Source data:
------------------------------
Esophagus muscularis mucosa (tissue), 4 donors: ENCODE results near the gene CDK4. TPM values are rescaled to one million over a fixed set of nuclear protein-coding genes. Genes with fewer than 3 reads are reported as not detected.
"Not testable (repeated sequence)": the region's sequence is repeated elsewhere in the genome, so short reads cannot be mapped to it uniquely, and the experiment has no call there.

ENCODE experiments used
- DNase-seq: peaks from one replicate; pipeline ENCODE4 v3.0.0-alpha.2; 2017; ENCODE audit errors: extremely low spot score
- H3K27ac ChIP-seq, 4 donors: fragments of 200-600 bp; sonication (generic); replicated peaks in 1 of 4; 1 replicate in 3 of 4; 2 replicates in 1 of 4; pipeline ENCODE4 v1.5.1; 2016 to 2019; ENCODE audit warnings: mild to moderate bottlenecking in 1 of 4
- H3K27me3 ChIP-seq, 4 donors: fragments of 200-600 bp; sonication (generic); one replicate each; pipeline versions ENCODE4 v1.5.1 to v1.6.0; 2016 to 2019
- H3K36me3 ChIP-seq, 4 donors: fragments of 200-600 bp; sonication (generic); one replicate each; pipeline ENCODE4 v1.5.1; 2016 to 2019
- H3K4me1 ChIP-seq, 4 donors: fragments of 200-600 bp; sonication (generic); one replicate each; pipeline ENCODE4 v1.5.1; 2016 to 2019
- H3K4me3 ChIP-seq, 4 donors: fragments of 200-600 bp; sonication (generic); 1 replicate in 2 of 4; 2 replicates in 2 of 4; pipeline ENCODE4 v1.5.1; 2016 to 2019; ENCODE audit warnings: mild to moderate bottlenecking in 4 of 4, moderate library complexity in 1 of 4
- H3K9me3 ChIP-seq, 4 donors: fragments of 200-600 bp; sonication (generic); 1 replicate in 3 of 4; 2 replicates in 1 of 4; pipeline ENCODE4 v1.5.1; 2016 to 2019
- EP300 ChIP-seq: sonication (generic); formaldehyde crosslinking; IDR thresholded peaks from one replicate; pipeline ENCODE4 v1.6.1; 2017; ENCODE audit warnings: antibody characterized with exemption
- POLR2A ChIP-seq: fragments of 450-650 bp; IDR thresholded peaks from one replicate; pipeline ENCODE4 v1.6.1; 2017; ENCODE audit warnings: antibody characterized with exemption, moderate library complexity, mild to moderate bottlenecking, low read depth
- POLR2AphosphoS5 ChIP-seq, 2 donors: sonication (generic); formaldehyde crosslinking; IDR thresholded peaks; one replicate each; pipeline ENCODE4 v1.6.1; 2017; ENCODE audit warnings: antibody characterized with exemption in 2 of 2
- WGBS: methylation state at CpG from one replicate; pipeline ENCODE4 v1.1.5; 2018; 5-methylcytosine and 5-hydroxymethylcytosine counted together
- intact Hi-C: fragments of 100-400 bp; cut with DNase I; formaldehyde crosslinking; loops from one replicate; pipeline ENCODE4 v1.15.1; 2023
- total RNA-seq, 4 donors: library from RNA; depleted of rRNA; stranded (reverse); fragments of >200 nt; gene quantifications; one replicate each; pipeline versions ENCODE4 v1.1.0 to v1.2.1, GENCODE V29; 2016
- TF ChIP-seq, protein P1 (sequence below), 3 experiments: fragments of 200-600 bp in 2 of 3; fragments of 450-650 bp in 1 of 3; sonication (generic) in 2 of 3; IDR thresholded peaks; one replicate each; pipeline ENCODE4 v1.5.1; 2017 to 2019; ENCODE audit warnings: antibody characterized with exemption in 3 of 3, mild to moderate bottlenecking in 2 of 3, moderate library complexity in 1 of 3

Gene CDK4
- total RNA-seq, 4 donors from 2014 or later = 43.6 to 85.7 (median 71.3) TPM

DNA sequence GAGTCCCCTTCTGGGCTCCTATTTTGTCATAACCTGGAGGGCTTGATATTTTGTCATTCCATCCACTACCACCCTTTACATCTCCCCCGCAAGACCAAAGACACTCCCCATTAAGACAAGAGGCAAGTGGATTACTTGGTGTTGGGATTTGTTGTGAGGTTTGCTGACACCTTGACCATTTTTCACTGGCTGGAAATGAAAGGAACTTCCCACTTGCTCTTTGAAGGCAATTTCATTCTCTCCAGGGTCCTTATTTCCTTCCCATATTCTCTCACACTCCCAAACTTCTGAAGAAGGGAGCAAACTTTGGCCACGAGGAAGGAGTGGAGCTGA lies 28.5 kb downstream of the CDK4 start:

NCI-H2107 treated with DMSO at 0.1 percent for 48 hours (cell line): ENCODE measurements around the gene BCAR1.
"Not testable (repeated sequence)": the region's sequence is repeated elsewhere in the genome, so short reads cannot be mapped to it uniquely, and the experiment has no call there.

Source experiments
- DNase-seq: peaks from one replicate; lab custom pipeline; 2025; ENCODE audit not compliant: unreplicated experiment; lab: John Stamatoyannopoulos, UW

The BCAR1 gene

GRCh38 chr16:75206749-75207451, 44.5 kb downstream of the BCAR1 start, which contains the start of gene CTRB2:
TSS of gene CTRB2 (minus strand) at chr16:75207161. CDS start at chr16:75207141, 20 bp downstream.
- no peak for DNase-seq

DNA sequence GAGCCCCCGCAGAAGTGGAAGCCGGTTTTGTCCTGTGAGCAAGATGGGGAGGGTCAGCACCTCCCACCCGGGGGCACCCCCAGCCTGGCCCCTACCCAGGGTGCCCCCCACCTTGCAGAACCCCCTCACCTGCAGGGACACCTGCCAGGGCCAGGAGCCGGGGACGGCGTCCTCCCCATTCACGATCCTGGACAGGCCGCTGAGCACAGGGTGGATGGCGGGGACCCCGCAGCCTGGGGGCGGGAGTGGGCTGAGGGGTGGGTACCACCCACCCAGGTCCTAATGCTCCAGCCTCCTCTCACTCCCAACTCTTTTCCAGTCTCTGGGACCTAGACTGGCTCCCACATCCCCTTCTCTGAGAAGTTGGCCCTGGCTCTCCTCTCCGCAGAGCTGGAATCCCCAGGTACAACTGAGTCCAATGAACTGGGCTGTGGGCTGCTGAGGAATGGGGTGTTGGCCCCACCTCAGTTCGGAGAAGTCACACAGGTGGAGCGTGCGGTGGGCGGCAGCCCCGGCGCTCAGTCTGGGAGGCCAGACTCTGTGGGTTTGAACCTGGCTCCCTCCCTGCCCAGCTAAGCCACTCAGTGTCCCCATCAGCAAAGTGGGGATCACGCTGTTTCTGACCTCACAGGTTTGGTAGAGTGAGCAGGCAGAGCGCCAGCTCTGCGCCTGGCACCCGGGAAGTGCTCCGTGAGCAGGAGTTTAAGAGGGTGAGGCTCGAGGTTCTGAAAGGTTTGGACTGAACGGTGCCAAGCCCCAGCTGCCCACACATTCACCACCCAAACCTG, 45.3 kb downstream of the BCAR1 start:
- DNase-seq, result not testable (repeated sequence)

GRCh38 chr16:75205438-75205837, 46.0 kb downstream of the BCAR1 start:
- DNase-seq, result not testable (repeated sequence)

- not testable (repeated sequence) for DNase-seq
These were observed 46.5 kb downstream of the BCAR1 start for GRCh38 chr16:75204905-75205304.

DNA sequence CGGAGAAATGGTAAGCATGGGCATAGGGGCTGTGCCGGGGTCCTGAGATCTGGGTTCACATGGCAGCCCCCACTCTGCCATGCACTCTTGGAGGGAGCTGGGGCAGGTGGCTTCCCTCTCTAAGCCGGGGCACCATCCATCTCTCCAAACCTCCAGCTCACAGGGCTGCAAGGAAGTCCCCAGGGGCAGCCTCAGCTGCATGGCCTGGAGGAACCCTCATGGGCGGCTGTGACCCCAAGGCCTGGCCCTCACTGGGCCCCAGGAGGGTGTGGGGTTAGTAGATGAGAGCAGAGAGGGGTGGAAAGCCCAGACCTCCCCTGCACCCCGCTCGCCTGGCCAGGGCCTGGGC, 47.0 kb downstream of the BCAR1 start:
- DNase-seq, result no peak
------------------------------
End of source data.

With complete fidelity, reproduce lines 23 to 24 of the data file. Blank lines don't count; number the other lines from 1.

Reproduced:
Source experiments
- DNase-seq: peaks from one replicate; lab custom pipeline; 2025; ENCODE audit not compliant: unreplicated experiment; lab: John Stamatoyannopoulos, UW